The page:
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Documentary Featuring Fargo Clinic Wins Prize

The director of the Red River Women's Clinic praises escorts for the support they provide to patients. (Marc Faletti/Rewire Multimedia)
The director of the Red River Women's Clinic praises escorts for the support they provide to patients. (Marc Faletti/Rewire Multimedia)
November 20, 2017

FARGO, N.D. – A documentary featuring a Fargo clinic that offers abortion services has won the prize for best documentary short at the Nevada Film Festival.

The film "Care in Chaos" compares the experiences of women at the Red River Women's Clinic in Fargo and a clinic in Charlotte, N.C., during the 40 Days for Life protest staged every year.

A year on, clinic director Tammi Kromenaker says there's less involvement in the 40 Days for Life protest, although she doesn't believe it's because of the documentary.

She says one of the clinic's great strengths is its engagement with the community.

"We're not out there screaming and yelling,” she states. “We're out there going, 'This isn't fair. This isn't right. Abortion is health care. Our patients should not be harassed and bullied as they're entering.'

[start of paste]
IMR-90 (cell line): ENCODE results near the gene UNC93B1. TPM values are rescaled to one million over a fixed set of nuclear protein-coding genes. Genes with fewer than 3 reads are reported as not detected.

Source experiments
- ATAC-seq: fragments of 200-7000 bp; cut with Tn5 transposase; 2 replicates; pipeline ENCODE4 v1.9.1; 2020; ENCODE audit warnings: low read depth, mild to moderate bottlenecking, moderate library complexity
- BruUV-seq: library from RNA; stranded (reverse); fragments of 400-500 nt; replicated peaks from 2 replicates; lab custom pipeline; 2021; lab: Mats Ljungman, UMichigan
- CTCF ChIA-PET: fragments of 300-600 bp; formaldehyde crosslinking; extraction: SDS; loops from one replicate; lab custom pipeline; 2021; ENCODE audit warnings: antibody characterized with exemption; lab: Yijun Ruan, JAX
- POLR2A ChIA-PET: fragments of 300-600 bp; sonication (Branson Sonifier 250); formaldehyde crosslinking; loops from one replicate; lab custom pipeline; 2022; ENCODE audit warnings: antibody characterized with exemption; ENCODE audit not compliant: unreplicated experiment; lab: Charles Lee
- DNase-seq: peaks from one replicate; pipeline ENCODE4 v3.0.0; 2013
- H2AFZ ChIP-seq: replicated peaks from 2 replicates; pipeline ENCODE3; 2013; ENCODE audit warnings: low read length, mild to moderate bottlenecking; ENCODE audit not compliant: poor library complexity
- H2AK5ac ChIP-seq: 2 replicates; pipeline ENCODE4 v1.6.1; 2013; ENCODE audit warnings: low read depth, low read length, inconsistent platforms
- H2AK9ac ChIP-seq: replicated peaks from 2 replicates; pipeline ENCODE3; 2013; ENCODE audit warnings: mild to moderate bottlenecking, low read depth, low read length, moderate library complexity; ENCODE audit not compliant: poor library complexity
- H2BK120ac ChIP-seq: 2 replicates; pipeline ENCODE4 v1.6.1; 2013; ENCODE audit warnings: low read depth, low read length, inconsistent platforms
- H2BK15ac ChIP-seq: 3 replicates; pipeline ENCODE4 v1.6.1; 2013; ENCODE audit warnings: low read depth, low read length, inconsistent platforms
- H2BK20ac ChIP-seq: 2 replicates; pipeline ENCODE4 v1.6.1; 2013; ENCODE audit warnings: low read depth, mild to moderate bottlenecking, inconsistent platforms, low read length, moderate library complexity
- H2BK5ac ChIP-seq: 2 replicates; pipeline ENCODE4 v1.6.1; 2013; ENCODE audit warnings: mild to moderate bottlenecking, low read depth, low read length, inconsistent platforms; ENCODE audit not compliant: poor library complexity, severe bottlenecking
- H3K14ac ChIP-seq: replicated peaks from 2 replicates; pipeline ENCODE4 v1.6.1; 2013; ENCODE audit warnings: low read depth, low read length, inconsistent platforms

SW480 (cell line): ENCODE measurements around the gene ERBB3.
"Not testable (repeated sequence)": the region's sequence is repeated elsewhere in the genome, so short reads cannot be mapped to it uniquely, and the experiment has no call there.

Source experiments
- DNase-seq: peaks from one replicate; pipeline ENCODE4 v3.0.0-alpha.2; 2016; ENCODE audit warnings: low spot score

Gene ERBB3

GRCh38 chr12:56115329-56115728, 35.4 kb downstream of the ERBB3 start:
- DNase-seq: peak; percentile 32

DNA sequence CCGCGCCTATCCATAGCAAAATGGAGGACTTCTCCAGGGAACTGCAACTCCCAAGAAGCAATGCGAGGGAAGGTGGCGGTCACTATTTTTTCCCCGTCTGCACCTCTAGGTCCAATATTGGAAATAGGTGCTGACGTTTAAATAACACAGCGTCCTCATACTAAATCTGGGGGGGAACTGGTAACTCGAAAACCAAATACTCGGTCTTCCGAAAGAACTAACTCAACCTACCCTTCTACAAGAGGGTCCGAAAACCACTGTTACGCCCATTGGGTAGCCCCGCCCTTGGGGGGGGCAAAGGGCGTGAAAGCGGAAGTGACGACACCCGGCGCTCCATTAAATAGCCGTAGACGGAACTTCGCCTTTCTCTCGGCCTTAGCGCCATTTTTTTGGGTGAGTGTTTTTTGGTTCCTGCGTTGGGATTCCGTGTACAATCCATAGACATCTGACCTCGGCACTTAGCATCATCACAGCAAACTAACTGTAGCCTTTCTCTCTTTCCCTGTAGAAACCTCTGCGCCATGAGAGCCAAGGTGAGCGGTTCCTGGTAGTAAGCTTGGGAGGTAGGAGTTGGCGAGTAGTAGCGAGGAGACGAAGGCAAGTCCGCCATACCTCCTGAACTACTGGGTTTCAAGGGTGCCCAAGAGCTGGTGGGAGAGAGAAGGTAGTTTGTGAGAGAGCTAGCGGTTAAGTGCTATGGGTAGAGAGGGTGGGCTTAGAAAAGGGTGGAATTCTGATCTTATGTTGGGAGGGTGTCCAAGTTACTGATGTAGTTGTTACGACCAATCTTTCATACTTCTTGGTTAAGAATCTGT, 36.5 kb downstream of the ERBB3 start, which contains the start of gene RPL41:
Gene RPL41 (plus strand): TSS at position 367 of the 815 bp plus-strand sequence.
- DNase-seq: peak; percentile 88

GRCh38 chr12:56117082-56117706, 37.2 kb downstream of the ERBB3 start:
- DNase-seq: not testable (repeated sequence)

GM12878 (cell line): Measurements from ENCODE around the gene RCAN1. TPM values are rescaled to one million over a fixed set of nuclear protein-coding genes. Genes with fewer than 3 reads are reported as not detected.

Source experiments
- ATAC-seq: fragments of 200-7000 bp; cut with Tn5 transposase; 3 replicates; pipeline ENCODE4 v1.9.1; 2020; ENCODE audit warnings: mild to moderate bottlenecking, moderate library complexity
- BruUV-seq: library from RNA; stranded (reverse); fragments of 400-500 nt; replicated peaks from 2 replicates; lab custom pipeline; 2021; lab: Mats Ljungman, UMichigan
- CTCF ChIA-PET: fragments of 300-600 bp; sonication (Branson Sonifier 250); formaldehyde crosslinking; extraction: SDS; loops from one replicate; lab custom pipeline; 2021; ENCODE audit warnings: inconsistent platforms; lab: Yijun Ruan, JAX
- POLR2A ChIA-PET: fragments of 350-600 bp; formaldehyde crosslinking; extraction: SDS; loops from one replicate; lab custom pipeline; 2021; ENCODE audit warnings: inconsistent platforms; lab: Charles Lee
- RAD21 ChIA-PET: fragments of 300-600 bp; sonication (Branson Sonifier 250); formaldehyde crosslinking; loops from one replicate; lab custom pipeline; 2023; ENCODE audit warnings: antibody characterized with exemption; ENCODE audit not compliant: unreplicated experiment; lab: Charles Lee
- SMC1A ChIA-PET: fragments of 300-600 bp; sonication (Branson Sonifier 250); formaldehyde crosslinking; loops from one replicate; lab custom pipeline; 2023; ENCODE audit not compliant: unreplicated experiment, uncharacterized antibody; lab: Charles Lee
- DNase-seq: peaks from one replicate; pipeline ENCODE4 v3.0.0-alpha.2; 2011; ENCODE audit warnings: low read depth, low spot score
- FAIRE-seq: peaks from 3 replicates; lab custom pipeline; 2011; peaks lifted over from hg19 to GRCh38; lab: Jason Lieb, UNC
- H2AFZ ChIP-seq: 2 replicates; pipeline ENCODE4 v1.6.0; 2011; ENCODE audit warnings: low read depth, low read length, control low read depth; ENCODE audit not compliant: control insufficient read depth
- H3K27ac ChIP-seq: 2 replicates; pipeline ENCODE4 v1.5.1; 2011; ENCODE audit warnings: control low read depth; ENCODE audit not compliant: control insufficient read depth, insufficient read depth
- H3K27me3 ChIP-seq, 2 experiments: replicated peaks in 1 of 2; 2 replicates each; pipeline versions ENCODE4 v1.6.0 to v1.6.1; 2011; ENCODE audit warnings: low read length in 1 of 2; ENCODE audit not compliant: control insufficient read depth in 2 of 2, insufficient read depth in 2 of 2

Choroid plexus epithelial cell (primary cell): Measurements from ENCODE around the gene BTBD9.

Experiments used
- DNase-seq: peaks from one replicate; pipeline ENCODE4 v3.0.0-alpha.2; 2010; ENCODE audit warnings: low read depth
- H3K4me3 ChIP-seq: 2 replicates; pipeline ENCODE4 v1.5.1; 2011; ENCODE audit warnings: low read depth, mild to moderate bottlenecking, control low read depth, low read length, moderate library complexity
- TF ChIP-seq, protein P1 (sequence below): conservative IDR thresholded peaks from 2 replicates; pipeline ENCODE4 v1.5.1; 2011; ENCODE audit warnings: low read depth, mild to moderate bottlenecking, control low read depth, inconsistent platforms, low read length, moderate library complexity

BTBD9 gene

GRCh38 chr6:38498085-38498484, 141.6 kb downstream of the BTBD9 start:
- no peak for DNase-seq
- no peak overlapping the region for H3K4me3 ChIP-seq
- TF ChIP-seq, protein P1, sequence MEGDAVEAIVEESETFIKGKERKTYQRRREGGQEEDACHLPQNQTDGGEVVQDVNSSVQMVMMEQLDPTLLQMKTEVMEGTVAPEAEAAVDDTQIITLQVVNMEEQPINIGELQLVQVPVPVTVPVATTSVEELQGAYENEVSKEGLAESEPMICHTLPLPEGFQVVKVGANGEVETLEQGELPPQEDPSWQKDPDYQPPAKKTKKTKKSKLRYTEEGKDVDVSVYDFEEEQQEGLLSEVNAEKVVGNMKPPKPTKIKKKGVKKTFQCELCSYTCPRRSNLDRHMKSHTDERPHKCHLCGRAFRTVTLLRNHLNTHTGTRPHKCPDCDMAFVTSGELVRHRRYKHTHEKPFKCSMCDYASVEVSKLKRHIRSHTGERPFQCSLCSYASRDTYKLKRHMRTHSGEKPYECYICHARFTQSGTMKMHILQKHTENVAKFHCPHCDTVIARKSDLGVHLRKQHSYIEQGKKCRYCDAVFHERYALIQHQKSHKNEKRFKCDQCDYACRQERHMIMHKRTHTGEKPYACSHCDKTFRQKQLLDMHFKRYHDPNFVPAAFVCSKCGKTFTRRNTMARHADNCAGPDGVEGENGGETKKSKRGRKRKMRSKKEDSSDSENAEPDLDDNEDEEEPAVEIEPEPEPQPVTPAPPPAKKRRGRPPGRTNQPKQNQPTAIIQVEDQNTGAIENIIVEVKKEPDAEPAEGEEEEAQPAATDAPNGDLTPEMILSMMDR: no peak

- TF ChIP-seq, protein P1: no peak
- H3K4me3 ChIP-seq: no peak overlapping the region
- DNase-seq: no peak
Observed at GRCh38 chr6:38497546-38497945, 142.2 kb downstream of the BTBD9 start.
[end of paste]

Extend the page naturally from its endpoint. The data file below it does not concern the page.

“And then people get to see it. They drive by it. We're very visible, and I think that that opens people's eyes a lot to it."

"Care in Chaos" highlights the role law enforcement is playing to provide a safe environment for staff and patients at the Fargo clinic.

At the Charlotte clinic, by contrast, police use a largely hands-off approach.

Opponents of abortion argue the rights of a mother should not outweigh those of an unborn fetus.

The Fargo clinic is the only facility to provide abortion services in North Dakota. Kromenaker says anti-abortion activists around the country are looking to shut down as many clinics as they can.

"We're up to seven states now where there's only one provider,” she points out. “They want to see a clinic fall, and that's another reason, I think, why our community is so involved, is they don't want to see us go away either."

Kromenaker gives a lot of credit to the voluntary escorts that help patients to the door. She says escorts are there in any weather to provide support to patients.

Eric Tegethoff, Public News Service - ND